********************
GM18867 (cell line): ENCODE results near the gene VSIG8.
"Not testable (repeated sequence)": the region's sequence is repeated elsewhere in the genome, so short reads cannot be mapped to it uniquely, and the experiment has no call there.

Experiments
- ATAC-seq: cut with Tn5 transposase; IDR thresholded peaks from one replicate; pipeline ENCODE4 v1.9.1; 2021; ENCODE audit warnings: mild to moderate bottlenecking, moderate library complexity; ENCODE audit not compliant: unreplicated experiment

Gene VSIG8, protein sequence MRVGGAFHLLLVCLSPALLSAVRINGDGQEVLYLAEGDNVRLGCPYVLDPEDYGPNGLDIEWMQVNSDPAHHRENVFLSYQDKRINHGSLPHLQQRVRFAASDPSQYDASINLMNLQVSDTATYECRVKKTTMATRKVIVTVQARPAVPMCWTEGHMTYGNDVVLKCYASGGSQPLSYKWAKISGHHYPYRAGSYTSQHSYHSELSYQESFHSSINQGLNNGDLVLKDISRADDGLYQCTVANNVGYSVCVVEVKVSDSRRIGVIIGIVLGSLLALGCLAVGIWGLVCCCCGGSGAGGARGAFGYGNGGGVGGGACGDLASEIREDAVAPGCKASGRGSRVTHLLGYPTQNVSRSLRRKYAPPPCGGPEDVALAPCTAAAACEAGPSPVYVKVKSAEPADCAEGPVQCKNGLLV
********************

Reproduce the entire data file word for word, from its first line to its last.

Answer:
GM18867 (cell line): ENCODE results near the gene VSIG8.
"Not testable (repeated sequence)": the region's sequence is repeated elsewhere in the genome, so short reads cannot be mapped to it uniquely, and the experiment has no call there.

Experiments
- ATAC-seq: cut with Tn5 transposase; IDR thresholded peaks from one replicate; pipeline ENCODE4 v1.9.1; 2021; ENCODE audit warnings: mild to moderate bottlenecking, moderate library complexity; ENCODE audit not compliant: unreplicated experiment

Gene VSIG8, protein sequence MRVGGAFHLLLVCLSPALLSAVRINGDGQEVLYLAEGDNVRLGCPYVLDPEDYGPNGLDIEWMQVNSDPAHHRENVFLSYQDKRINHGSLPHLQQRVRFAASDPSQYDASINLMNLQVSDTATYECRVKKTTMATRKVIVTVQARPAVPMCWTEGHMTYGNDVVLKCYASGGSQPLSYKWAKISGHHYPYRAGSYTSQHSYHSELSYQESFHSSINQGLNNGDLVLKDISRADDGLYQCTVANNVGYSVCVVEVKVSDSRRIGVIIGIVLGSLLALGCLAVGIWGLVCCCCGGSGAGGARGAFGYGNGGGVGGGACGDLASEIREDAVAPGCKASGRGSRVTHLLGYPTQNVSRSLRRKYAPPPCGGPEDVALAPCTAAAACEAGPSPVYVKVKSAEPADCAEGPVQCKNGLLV